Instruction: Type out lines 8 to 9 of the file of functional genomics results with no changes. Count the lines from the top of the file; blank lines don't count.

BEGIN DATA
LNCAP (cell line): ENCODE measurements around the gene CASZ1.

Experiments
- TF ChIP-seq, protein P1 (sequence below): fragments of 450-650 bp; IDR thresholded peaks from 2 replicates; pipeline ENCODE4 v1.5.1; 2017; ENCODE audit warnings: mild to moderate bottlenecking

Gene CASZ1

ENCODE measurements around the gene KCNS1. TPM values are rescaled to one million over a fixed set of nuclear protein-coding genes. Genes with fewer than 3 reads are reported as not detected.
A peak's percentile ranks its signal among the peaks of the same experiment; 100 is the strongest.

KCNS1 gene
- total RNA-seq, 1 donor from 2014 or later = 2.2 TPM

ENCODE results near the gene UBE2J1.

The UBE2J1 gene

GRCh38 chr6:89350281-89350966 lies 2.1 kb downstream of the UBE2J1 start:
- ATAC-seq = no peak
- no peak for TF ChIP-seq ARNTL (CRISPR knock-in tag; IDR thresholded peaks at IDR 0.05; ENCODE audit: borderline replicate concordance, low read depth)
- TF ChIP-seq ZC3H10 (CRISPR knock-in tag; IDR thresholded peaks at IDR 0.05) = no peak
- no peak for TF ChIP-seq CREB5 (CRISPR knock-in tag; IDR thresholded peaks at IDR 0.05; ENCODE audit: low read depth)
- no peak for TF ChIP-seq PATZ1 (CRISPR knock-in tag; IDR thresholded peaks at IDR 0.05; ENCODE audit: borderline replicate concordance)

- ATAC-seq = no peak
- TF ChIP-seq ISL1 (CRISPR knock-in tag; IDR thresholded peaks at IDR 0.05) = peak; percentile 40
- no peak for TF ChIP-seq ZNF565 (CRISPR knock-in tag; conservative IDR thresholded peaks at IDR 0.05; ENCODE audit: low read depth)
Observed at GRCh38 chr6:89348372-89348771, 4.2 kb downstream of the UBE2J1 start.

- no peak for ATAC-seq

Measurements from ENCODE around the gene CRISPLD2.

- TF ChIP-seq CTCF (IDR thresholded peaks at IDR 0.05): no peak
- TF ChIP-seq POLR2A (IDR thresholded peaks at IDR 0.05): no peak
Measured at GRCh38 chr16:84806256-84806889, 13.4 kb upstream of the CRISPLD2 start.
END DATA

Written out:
- total RNA-seq, 1 donor from 2014 or later = 2.2 TPM

ENCODE results near the gene UBE2J1.